The chow hall, also known as where we eat, is probably the most important place in prison. At least initially, as it seemed to me there was a period where I basically just lived for the next meal.
I guess it is important that you eat because if you don’t you will eventually die, so it’s good to know the rules of the prison chow hall, both written and unwritten to keep you out of both embarrassing yourself or getting in trouble.
So, like most other things in prison the chow hall is split up into sections, based on race, states, gangs, and even the sex offenders have a section in the lows. This section is made up of 95% white males over the age of 40, not because sex offenders are only white, but because the rest are hidden in the other sections.
Initially, it’s good to know which section to sit in because when many inmates are asked about the most embarrassing prison moment this one would rank number one on family feud. So, if you see a section full of guys that look like Santa Claus just go to the next section. But in reality at the camps and lows you can sit wherever you want and nothing will happen.
The higher prisons (we call them higher-ups) are different, you want to sit where you are supposed to sit.
Next rule, don’t cut in line even if a buddy or homeboy says it’s okay because someone further back might not feel the same way. They might not even say anything right then and there, it might catch up to you down the road when that individual is having a bad day and, snap, you’re in a wreck.
Patience is truly a virtue in prison, so learn to just take your time and enjoy the wait from the back of the line, remember you are in prison and you have nowhere you need to go.
Next, don’t reach over anybody’s tray until you get to know the individuals you are eating with. There is nobody I hang out with right now or in the last four years that would freak out over something so small (because they know how I am now), but to be safe it’s good practice because some people will lose their mind and fight you on the spot.
That brings me to another point…don’t mess with another inmate’s food, ever, even if you think you are being thoughtful.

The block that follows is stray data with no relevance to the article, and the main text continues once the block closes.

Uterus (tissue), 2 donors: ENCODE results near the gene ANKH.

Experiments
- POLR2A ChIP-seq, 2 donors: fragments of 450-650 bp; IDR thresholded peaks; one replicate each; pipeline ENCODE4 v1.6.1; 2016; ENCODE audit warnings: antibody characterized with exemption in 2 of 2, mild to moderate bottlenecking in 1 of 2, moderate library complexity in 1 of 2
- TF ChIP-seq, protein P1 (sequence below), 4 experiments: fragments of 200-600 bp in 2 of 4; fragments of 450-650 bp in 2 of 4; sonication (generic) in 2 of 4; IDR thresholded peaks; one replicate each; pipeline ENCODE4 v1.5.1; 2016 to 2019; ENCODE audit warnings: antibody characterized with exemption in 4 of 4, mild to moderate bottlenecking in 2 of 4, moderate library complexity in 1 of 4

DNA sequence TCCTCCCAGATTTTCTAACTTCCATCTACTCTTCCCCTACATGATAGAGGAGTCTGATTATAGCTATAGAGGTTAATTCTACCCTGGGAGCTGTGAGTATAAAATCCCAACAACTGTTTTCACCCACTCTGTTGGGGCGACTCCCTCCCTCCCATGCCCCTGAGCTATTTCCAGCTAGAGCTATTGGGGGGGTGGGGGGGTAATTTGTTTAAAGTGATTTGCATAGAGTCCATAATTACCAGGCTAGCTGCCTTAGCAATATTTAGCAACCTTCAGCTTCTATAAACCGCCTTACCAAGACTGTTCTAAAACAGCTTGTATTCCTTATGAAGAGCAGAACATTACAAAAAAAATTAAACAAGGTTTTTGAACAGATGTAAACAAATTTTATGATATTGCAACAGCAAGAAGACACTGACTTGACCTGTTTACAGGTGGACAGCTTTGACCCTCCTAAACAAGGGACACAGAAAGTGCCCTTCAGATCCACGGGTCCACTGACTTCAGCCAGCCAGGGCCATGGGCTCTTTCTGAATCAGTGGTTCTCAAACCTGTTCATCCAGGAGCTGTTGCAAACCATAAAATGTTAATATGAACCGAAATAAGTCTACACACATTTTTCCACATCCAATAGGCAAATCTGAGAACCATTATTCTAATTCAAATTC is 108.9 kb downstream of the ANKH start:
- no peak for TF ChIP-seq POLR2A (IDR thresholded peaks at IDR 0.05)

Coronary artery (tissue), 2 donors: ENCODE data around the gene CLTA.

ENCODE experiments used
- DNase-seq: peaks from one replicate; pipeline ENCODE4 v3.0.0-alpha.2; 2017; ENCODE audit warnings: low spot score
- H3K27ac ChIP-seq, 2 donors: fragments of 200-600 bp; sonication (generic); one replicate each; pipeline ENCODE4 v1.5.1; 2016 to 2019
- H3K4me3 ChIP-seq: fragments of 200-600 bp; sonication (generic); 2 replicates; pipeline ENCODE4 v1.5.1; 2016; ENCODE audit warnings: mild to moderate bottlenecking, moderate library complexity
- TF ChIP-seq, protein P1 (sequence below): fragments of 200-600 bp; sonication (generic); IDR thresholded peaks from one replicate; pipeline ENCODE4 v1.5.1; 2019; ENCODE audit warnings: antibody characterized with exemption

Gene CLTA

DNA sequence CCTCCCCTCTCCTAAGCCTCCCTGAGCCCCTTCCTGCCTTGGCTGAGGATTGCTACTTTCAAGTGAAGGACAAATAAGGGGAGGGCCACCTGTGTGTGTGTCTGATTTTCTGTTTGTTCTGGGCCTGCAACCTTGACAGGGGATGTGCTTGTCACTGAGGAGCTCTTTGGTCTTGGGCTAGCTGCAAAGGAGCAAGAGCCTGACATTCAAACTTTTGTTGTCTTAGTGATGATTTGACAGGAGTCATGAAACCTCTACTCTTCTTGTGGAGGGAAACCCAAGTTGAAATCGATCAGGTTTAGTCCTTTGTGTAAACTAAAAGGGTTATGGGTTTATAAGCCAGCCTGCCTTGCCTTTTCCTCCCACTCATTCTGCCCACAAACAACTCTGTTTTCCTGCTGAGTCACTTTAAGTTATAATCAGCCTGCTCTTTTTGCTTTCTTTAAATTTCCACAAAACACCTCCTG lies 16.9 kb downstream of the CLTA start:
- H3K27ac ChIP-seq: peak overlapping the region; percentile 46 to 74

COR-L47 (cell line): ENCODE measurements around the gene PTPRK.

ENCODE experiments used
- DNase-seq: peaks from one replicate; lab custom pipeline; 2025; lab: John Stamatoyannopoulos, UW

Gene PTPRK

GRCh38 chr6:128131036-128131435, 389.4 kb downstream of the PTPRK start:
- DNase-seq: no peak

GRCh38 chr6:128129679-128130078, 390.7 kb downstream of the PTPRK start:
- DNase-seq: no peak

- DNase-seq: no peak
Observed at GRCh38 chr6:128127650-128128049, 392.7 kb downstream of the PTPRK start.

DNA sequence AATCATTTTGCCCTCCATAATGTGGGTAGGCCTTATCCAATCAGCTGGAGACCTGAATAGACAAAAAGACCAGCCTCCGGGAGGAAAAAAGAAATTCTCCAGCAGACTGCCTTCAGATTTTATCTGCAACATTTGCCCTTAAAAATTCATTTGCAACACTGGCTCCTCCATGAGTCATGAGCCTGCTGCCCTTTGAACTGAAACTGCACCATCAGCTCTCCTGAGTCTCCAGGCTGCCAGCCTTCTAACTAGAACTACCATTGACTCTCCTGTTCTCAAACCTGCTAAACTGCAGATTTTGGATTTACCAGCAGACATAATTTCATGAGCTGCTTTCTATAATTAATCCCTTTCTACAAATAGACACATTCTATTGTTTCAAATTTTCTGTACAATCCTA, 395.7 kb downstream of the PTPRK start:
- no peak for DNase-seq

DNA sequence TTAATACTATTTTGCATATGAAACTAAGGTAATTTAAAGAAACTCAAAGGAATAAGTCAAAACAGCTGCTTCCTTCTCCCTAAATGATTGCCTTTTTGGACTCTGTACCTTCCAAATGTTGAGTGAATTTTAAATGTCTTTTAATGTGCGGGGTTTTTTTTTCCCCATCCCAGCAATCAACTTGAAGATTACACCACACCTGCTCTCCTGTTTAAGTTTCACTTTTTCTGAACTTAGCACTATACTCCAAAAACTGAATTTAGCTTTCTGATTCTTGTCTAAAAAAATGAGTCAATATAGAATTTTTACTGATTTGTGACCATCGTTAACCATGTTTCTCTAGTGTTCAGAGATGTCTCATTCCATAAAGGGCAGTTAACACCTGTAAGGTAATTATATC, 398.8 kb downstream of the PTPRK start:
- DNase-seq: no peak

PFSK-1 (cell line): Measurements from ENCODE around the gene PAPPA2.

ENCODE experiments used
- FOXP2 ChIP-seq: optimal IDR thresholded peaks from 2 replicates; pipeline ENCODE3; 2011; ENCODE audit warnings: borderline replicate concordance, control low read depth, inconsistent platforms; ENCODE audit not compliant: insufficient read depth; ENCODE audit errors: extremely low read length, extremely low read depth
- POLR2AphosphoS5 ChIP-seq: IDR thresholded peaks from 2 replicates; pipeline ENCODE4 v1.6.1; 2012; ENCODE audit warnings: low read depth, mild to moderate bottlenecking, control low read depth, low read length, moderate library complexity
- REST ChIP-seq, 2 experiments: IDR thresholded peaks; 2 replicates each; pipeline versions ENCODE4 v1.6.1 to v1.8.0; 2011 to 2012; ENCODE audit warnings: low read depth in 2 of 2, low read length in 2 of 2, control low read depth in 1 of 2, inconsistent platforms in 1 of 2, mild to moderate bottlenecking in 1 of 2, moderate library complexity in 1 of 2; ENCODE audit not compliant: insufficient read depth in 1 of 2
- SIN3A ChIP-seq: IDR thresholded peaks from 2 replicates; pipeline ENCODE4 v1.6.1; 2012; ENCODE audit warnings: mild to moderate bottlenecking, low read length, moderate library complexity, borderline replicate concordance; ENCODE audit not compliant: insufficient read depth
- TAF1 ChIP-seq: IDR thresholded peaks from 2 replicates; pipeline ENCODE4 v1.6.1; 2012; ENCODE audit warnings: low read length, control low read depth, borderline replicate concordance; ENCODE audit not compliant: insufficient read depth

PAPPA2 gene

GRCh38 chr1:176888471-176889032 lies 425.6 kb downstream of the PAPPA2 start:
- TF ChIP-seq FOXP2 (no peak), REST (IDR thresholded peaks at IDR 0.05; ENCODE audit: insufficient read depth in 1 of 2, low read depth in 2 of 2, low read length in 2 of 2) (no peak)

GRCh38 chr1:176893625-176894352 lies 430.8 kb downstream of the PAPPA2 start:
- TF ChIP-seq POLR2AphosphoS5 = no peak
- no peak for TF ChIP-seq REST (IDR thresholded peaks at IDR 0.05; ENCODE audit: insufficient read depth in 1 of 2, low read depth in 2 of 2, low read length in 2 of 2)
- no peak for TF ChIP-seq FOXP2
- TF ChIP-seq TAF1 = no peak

I once walked through and put my extra burger and fries on a friends tray, when he was getting a beverage and I left, he came back didn’t know who put the extra food on his tray, flipped out and threw it away.
I thought I was being helpful and generous. Guess again…
He went on with his day trying to figure out who did it. I heard about it and told him it was me, he told me don’t ever do it again, and let’s just say…I didn’t.
So, if you are giving an inmate something off your tray make sure he is present and has given his consent to you.
The last part of the chow hall is knowing if you can go twice, some places you can just hit the line once. At Milan (where I was at first) you had to ask the cop first, and in Yankton (where I am now) you will get a shot for it.
You might still be hungry but it’s not worth getting an incident report over, so keep extra snacks or food in your locker for these short serving days.
Some tips about the prison chow hall…
- Become friends with the line servers, because they control your portion size.
- Get a bag of coffee and walk up and give it to them and see if there is anything else they need, it will pay off tenfold.
- A couple of dollar gestures can go a long way in prison and the next time you go through the line they will remember your face.
- Drink lots of milk and eat a lot of fruit in the morning, as there are plenty of people there that will leave these items on their table, BUT don’t grab anything off a table still occupied by inmates.
- If there is a meal you really like, such as meatloaf or pepper steak (a couple of my personal favorites) find a friend who doesn’t attend them regularly, have them tag along to give you their tray.
- If you don’t have money coming in from family and friends, the chow hall will be your primary source of food, so utilize it as much as you can, and learn how to get the most out of it.
- The weekday lunch meals are the most consistent…burgers, chicken quarters, and fish, to name a few because you know how much you are going to get prior to going, as the size rarely varies.
- Also, be prepared to eat something else in the unit on the less flavorful days…meatballs, hot dogs or Italian sausage (we call these days lady’s night), and ziti.
In the near future, I will compile a list of good dishes to make in the unit as I have seen some very creative ways to use the limited resources we have available.
Thanks for listening!